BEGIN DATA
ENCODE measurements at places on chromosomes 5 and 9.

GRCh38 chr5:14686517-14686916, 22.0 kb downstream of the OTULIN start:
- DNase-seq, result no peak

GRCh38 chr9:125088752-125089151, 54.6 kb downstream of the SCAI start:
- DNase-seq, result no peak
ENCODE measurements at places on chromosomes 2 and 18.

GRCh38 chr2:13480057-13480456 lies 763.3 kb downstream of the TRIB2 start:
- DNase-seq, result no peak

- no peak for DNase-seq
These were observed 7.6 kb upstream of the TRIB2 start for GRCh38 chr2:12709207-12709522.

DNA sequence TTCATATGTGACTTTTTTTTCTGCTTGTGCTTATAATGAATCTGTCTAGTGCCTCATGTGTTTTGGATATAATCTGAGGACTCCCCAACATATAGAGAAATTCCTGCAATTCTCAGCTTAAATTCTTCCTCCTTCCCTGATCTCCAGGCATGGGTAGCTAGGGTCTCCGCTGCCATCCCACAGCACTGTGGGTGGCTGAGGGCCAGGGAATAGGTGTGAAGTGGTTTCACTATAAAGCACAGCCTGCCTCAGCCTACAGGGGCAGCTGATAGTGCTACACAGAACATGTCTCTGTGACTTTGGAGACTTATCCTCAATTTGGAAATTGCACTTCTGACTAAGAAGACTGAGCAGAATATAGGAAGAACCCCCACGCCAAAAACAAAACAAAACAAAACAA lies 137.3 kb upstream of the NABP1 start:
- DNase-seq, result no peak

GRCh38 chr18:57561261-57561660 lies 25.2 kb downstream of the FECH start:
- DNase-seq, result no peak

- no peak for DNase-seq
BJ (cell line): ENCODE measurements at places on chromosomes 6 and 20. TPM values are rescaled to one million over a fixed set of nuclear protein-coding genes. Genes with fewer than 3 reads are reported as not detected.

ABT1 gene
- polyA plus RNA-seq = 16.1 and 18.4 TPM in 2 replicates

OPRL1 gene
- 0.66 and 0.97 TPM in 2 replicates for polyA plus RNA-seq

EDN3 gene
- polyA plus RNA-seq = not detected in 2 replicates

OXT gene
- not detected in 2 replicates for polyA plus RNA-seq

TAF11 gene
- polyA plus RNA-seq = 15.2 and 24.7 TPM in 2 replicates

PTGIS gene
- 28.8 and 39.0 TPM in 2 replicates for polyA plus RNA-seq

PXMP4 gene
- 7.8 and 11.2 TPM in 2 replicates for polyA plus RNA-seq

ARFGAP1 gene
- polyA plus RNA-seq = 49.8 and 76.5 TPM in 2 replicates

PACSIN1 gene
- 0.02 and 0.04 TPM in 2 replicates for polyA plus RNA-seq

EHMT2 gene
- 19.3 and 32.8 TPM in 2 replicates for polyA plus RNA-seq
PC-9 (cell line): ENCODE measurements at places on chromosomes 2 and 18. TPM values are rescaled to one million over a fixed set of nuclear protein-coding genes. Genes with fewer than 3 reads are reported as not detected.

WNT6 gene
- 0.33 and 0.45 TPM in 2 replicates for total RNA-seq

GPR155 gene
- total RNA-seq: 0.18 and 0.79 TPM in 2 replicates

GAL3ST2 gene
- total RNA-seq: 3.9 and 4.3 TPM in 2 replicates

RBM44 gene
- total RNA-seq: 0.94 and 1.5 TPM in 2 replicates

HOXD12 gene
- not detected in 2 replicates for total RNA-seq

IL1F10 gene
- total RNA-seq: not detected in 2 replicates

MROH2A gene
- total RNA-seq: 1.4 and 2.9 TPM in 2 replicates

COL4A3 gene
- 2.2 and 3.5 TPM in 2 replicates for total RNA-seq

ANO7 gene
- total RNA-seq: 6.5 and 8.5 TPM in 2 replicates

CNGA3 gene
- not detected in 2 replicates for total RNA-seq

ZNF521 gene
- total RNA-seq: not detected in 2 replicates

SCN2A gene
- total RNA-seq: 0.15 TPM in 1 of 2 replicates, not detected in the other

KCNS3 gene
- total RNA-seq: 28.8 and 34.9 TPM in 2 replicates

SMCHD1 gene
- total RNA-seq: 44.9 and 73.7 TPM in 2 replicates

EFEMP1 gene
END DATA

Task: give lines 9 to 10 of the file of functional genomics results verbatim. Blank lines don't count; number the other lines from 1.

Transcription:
- no peak for DNase-seq
These were observed 7.6 kb upstream of the TRIB2 start for GRCh38 chr2:12709207-12709522.